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TV barrister disbarred for failing to pay school fees

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Sophia Cannon also accused of ‘misleading the court’ by disciplinary tribunal

A former barrister and TV talking head has been disbarred for a series of indiscretions that included failing to follow a court order to pay school fees.

Sophia Cannon was also found in breach of bar disciplinary rules for “misleading the court” on two occasions in 2014 and 2015, and for repeatedly making court applications that were totally without merit.

A Bar Tribunals and Adjudication Service (BTAS) panel found that Cannon’s actions were “likely to diminish the trust and confidence which the public places in the profession”, and some “could reasonably be seen by the public to undermine her honesty and integrity”.

Cannon, who practised at the now defunct Tooks Chambers, is now a writer and broadcaster. According to a LinkedIn profile, she has appeared on various ITV and BBC programmes and in various national newspapers to share her “self assured opinions on political and social justice issues”.

She will now be unable to return to the profession unless she can appeal the tribunal’s decision.

A summary of the case posted on the BTAS website says that Cannon failed to comply with several court orders made by a district judge in late 2014 and early 2015. Among the charges was that she “failed to pay the balance of the fund for school fees to the respondent’s solicitors by the 12 September 2014 pursuant to the agreement recited in the order dated 2 September 2014”. The tribunal listed seven other breaches of court orders connected to this litigation over school fees, including failing to pay the other side’s costs by a given date.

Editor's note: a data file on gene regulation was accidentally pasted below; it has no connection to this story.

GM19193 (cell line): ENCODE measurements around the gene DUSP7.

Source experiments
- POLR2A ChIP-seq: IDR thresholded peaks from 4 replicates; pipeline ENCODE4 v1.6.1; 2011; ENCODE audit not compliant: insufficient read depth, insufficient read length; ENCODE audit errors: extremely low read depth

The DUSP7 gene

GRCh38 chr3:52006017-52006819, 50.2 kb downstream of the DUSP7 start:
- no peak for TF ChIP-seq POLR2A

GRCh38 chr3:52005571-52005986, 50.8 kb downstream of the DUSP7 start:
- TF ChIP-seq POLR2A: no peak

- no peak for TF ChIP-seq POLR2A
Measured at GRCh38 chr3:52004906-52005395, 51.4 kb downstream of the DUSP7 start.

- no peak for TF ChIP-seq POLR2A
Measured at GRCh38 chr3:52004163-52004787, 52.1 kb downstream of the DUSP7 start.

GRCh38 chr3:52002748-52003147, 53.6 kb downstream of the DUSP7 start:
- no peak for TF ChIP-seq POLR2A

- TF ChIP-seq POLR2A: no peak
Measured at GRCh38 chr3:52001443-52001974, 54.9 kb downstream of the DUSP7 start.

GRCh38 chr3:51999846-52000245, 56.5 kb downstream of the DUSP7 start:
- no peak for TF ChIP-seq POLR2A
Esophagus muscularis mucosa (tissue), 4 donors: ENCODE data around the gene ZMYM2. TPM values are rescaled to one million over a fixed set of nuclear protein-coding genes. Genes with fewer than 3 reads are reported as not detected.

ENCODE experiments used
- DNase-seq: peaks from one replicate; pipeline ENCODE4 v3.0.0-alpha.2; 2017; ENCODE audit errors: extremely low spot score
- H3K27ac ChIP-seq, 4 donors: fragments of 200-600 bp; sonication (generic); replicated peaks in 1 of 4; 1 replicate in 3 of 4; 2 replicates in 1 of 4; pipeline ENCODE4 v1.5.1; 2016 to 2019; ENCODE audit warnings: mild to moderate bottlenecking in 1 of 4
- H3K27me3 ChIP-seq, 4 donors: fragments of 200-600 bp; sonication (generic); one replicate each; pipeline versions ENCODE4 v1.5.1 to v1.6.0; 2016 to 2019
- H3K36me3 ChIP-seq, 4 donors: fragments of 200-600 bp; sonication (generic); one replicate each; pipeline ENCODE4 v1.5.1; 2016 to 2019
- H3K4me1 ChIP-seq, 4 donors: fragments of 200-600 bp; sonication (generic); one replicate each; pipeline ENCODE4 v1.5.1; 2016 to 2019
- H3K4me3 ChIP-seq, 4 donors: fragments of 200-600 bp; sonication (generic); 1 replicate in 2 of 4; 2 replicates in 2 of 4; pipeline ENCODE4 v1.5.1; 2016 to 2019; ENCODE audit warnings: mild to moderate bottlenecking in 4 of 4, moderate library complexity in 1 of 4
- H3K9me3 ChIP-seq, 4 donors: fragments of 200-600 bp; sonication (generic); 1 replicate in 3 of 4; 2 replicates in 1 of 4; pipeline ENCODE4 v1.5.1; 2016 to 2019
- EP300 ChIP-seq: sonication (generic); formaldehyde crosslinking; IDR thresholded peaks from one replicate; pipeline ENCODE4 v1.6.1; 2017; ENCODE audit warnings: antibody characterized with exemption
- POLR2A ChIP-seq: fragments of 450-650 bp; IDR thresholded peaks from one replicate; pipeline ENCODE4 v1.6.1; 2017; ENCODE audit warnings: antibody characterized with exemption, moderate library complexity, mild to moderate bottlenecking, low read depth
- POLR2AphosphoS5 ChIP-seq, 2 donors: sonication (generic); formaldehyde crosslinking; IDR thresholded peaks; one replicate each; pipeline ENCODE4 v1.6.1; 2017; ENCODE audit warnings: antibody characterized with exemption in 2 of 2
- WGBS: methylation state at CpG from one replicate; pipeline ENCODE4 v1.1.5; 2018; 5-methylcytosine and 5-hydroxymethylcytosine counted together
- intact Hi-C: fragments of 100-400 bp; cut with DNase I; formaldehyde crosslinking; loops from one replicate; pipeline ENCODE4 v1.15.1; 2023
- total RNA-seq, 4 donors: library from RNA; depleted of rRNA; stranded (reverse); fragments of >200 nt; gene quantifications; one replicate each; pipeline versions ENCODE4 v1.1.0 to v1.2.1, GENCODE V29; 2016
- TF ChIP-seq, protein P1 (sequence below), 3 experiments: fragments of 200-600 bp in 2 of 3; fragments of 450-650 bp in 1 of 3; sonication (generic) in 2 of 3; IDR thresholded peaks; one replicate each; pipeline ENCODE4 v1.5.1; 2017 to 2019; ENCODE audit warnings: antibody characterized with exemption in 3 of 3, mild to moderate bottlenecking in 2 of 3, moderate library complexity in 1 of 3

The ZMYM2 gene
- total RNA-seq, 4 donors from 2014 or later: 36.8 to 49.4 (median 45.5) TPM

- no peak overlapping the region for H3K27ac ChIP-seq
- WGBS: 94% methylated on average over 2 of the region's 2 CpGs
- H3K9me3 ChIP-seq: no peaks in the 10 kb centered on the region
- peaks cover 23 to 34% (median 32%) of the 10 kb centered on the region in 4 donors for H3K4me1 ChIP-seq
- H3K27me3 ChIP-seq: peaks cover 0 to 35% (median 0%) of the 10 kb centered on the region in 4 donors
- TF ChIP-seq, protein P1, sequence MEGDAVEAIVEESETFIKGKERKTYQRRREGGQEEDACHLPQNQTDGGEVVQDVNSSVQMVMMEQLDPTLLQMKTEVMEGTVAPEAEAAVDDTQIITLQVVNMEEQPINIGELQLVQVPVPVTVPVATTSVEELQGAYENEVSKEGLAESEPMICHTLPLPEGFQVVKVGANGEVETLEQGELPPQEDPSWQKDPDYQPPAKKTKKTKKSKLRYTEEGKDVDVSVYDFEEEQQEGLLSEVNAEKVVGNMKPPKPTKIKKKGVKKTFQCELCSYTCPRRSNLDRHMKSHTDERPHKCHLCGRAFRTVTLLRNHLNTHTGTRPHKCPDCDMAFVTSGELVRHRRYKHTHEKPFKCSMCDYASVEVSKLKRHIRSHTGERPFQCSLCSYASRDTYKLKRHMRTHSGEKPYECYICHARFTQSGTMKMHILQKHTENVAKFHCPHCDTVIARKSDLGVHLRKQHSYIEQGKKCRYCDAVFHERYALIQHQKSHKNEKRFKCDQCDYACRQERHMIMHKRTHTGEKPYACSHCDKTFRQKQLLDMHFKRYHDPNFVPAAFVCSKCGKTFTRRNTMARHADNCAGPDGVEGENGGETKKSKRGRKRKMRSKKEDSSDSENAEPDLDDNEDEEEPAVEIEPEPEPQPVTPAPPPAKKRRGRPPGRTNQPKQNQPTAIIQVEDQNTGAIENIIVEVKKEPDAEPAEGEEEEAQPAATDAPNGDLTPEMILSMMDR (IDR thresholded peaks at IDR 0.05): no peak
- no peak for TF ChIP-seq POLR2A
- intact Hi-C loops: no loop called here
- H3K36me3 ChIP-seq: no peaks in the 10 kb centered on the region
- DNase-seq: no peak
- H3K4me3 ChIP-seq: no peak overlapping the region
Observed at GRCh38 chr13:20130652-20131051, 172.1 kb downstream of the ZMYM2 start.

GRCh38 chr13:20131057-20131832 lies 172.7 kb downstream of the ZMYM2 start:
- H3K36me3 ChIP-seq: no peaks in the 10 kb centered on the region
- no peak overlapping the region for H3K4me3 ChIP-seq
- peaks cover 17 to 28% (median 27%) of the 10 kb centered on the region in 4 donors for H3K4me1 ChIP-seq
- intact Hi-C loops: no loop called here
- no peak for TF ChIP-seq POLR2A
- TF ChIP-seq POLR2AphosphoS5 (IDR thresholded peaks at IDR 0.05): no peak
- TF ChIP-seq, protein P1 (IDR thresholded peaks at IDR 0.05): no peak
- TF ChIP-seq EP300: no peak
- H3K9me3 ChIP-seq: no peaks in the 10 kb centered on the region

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The tribunal also referred to Cannon “misleading the court” on 16 August 2014, and separately on 16 June 2015. The first time, she told the court that the other side had been served with a certain document “when she knew that they had not been so served”. The second time, she said that a High Court hearing was coming up on a given date “which statement she knew or ought to have known was untrue”.

Finally, the panel listed a variety of infractions during family law proceedings in which Cannon was acting as a litigant in person (i.e. representing herself). These included several court applications deemed totally without merit, one of which was “incoherent and made no sense”. In December 2016, she was placed under a limited civil restraint order stopping her from making any further applications without permission from a judge.

It is not clear from the summary whether the various incidents all relate to the same litigation. Cannon has been approached for comment.

Commenting on the order to disbar, a Bar Standards Board (BSB) spokesperson said:

“The tribunal’s decision acts as a reminder to all barristers that their actions in personal legal proceedings can impact on the public’s confidence in all barristers and amount to professional misconduct. The serious impact of Ms Cannon’s actions is reflected in the decision to order her disbarment”.

Cannon’s profile at her literary agency says that “having qualified and practised as a barrister, working mostly in the area of family law, more recently Sophia has chosen to focus on writing and broadcast work”.

The disbarment decision is open to appeal.

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